A Guide to Conducting Research in the Age of Covid-19: Part 5
By David M. Schneer, Ph.D./CEO
You open your front door to retrieve the newspaper at daybreak, and as you look down at the welcome mat where it is usually waiting—you sense something hurtling at high speed toward your head. Without thinking, your arms raise like Shaq and block it. Thwack! The tardy paperboy just threw a Hail Mary right at your noggin. Hmm…maybe it’s time to go digital.
But I digress. Despite being our external defenders, arms can carry on quite a conversation too. In our last blog, “Talking Torsos and Other Noisy Body Parts: How to Decipher Body Language Below the Neck”, we provided 10 tips on how decode Torso Talk. Today, limbs have the limelight.
Joe Navarro indicates that there is much to detect when you observe arms. Among them:
- STIFF ARMS: A clear sign of tension.
- CROSSED ARMS: Not necessarily blocking behavior, but often a form of pacification.
- CROSSED ARMS WITH PRESSED FINGERS: Sometimes people grip and squeeze their upper arms in an attempt to deal with stress.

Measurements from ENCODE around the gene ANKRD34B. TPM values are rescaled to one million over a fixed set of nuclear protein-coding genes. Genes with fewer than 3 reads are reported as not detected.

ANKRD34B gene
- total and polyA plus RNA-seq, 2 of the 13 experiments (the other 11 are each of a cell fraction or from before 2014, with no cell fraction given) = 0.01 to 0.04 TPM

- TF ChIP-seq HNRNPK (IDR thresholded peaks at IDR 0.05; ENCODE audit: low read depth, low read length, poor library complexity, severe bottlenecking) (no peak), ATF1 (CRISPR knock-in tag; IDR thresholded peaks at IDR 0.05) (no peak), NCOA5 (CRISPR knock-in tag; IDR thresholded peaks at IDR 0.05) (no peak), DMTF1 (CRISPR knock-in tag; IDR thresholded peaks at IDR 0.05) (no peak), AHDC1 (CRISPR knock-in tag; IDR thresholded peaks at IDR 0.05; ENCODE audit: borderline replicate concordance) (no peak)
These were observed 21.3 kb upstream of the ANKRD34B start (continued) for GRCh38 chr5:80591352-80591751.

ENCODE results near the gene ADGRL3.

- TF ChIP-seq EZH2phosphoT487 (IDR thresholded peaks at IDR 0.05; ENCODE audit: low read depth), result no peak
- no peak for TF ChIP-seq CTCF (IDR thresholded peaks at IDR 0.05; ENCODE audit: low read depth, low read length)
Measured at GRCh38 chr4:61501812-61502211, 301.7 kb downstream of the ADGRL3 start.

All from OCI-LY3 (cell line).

- PARTIAL ARM BARRIER: Grabbing one arm and crossing the torso is either an attempt to maintain distance or a sign of insecurity.
- ARMPIT EXPOSURE: A sign of comfort (could be risky behavior in balmy environs).
- ARM SPREADING: Bosses are famous for placing their arms on or over the arms of their chair – a territorial display and sign of confidence.
- NODDING WITH CROSSED ARMS: An attempt to curb their enthusiasm. This is not necessarily bad news; this person just needs more time to cogitate.
- ELATION/TRIUMPH DISPLAYS: When their teams score, fans instinctively raise their hands in a gravity-defying display of elation. We don’t need to be told to do this. Arms up in the air is a good sign.
- CROSSED ARMS/HEAD LEANED BACK: If you see someone respond to your proposal in a closed body position with folded arms and their head leaned back, this means no.
- ELBOWS ON THE ARMS OF A CHAIR: Placing one’s elbows on or over the arms of a chair is another sign of comfort.
Now that the arms have articulated, their Southern cousins want in on the act. You guessed it. Those hammy hands. Stay tuned for our next blog on what a person’s hands can convey.
As a body language master and qualitative moderator, I can tell you that in-person interviewing yields significantly more information than remote methods for those who can decipher the cues, but phone and video remain powerful alternatives for quickly collecting many types of data—especially now.
Download our more in-depth comparison of the advantages and disadvantages of remote interviewing.For additional information on COVID-19 visit the Centers for Disease Control (CDC) Coronavirus information page.
Most Communication is Nonverbal. Are you fluent?
Joe Navarro. “The Dictionary of Body Language.” Apple Books. https://books.apple.com/us/book/the-dictionary-of-body-language/id1281489160